Christy Powers was born in New York, and received a BA from Sarah Lawrence College and an MA with distinction from the College of Fine Arts at the University of New South Wales (2007). She works with ink, gouache, and watercolors, and her main subject matter includes girls, social media, and youth culture.
The out-of-focus quality of her artworks metaphorically signifies the effects of fading memories. She has exhibited extensively nationally and internationally, including at the Bronx Museum, the Queen Victoria Museum, the Art Gallery of New South Wales, White Box, MadArts Gallery, and Giacobetti Paul Gallery. She has participated in residencies at ILIRI in the Australian Outback, and at the AIM program at the Bronx Museum.
What are the major themes you pursue in your work?
I have always been interested in the role that photography plays in how we construct our memories and how that is changing with social media. There has always been an element of fiction in our memories. But with the contemporary need to create an online identity, how is that construction going to affect the way we remember things? These online images are so ephemeral and impermanent, and I enjoy capturing that in my paintings. By painting these images, I’m able to capture that ‘just-out-of-reach’ feeling of memories, where some details remain sharp, yet others blur and disappear.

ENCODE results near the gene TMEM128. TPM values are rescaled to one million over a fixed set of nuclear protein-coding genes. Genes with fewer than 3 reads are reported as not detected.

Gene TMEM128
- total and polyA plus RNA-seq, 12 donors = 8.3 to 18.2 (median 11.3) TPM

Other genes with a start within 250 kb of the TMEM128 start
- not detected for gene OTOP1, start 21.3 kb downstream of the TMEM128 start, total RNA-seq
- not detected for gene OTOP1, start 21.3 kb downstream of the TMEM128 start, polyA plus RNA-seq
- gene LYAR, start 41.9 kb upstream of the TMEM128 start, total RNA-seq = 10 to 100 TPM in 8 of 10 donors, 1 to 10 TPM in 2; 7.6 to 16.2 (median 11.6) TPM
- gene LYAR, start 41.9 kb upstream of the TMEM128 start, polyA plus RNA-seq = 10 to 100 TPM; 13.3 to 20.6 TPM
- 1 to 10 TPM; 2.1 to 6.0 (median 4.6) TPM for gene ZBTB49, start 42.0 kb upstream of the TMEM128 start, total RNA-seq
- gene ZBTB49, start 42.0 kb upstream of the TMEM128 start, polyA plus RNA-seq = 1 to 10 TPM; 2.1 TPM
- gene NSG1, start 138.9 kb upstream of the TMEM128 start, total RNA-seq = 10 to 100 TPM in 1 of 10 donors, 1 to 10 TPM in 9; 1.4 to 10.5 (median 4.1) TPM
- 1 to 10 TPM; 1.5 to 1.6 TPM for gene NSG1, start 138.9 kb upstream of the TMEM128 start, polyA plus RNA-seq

What was the best advice given to you as an artist?
In college I had a professor tell me that my rag was just as important of a tool as my brushes, and that I will probably use them both equally. What we remove is just as important as the marks we make. That has always stuck with me.
Prefer to work with music or in silence?
Music always. I get pretty obsessive listening to one album for a piece or even a series of work. There was definitely an entire year where all I listened to was Radiohead’s In Rainbows while I worked, much to the chagrin of people in nearby studios. Since then, I’ve started to wear headphones.
If you could only have one piece of art in your life, what would it be?
It’s hard to choose just one, but I guess I’ll go with one of the first paintings that really knocked the wind out of me, Caspar David Friedrich’s Monk by the Sea.
Who are your favorite writers?
This list could go on and would probably be different everyday: Susan Sontag, Chimamanda Ngozi Adiche, Joan Didion, Denis Johnson, Gabriel Garcia Marquez, and Douglas Coupland.